Sunday, December 14, 2008

Giving online email the bird

The other day I was trying to send an invitation using a popular web site. The result was unsatisfying, but it wasn't particularly the invitation site's fault.

It was my first time on that site, so it didn't know any email addresses, and of course that makes sending invitations a bit harder. So I went into T-bird and started writing a dummy email. T-bird dutifully filled in the addresses from the first few letters of the names. I then went to cut-n-paste those addresses into the site's text box. T-bird doesn't seem to want to select more than one address at once from a message being composed.

Bad T-bird (or dumb me for missing the obvious -- but when dealing with software with a seven-digit user base and an ostensibly infinite supply of eyeballs, I tend to be less forgiving).

Then I tried creating an ad-hoc mailing list in T-bird and copying that in. Turns out this was not T-bird's day (or mine, for that matter). So I finally did a silly-walk so unwholesome I hesitate to mention it: I saved the dummy email to a text file and cut-n-pasted the names in from that.

Well, clearly the problem here is that I persist in keeping my email address book in my own personal silo instead of on the web. The invitation site was certainly of that opinion. It offered me the opportunity to import my email addresses from any of a dozen or so widely-used sources.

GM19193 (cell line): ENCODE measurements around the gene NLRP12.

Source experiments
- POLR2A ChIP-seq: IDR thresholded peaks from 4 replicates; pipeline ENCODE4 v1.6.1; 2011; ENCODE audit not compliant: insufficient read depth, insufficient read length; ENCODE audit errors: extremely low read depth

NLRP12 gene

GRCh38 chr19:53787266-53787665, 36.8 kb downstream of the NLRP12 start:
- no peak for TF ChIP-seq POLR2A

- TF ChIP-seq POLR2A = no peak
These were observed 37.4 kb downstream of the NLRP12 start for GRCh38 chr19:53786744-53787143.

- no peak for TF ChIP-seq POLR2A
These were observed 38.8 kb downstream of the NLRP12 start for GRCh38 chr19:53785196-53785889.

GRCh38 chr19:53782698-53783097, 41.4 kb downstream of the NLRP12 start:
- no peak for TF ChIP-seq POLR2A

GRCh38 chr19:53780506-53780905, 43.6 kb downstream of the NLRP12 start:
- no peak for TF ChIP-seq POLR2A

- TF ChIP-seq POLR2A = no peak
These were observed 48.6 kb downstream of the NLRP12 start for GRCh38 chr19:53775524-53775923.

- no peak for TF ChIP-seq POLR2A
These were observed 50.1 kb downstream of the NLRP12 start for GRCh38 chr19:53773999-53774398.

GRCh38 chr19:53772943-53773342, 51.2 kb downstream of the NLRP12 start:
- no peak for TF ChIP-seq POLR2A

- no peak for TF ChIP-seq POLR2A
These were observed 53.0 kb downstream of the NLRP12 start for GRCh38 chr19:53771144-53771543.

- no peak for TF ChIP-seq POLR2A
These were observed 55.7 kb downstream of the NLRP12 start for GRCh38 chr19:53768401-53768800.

That there are a dozen or so to choose from tells me that this "silo" problem is not quite licked yet, even on the wide wonderful web.

Besides the obvious concern about security -- which is maybe not such a big concern considering that everybody's bank accounts are online and your address book is more vulnerable to an email virus on your machine than on someone's secure server -- I think the problem here is granularity. I don't want everyone to see everything in my address book. I want different sites to see different portions.

I haven't done even the minimal research of finding out if this is possible online, and frankly, I hardly ever run into a situation like the above, so I have no idea whether this is a real issue or not. It sounds like the kind of problem personal datastores are aimed at, though.

In the meantime, I plan to continue hiding in my silo, though I'll try to look into how the online system at work works. It's one of the major providers, but I access it through T-bird, of course. Better the devil you know.

[This is one of the few posts that's struck me as seriously dated on re-reading, probably because it wasn't really that relevant in the first place.  It does hit on some interesting themes.  It just doesn't do much with them, and plenty of other posts have better takes on the same themes.  Now that you've read this far, feel free to skip it --D.H. May 2015]

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